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Old January 13th, 2008, 04:05 PM   #2345
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Quote:
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Why didn't they build T2 with gates as well? In this case, why airlines are 'moving operations' to T2 when all flights are still to be boarded at T1? Will T2 have gates in the future or an all-new building T3 with gates is to be built?
The problem isn't with the lack of gates, but rather too many people are crowding into T1, and more check-in desks are needed. T2 is only for check-in and facilities, not aircraft boarding.
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Old January 13th, 2008, 05:46 PM   #2346
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If you look at the master plan, what you call T3 is the X-shape building in the middle of the airport between two runways. It has no direct easy connection with the ground transportation system to/from the city. It'll be purely a gate terminal and accessed from T1. So, T2 isn't just an expansion of T1 to accommodate the growth of check-in passenger, but also to prepare for the future check-in need of a new boarding terminal.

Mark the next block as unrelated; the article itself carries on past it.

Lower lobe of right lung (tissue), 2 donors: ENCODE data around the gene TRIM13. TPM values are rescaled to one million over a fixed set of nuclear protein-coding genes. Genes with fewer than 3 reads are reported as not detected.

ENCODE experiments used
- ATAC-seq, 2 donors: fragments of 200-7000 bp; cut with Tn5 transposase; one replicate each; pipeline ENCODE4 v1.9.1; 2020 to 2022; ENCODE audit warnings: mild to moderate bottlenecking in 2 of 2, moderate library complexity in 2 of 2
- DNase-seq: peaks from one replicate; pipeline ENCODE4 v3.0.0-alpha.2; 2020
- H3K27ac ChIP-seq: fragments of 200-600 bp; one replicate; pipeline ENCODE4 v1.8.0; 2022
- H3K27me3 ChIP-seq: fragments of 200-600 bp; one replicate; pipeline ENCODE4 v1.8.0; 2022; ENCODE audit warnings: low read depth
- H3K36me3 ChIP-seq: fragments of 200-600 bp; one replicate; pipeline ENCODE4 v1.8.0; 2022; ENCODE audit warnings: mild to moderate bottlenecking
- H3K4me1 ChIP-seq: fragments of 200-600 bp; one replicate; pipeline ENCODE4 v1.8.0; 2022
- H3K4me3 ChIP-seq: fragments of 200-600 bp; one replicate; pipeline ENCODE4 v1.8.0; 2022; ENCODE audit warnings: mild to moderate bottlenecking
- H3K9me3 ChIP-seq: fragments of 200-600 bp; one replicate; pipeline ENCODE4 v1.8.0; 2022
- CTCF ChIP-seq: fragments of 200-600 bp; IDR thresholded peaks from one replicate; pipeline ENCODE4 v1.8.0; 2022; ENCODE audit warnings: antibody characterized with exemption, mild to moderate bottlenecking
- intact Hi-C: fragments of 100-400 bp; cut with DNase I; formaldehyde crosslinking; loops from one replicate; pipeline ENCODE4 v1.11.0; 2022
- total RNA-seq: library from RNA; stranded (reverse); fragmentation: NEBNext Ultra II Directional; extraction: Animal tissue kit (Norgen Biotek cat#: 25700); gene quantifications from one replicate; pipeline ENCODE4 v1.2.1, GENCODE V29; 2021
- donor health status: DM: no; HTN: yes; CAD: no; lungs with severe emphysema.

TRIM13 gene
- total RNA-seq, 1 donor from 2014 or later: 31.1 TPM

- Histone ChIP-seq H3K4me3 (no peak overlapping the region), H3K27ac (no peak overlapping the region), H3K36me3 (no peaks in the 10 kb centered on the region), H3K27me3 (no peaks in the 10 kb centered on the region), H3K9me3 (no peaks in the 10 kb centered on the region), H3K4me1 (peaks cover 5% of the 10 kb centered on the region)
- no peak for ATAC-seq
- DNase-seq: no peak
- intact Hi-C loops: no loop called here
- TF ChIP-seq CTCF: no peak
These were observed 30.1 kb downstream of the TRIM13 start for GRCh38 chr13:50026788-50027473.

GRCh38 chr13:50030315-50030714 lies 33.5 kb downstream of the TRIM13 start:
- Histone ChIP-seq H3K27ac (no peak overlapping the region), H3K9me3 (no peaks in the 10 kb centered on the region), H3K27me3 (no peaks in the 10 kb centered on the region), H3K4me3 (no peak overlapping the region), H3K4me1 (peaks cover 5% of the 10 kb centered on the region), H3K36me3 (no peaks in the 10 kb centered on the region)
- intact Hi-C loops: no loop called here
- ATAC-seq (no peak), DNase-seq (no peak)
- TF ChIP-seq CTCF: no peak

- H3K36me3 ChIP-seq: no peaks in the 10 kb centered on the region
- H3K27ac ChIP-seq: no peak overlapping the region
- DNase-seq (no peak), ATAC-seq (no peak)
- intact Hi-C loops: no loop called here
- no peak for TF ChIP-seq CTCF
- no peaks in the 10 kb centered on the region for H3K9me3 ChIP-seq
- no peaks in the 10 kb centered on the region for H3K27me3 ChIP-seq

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Old January 15th, 2008, 05:19 AM   #2347
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Quote:
Originally Posted by EricIsHim View Post
If you look at the master plan, what you call T3 is the X-shape building in the middle of the airport between two runways. It has no direct easy connection with the ground transportation system to/from the city. It'll be purely a gate terminal and accessed from T1. So, T2 isn't just an expansion of T1 to accommodate the growth of check-in passenger, but also to prepare for the future check-in need of a new boarding terminal.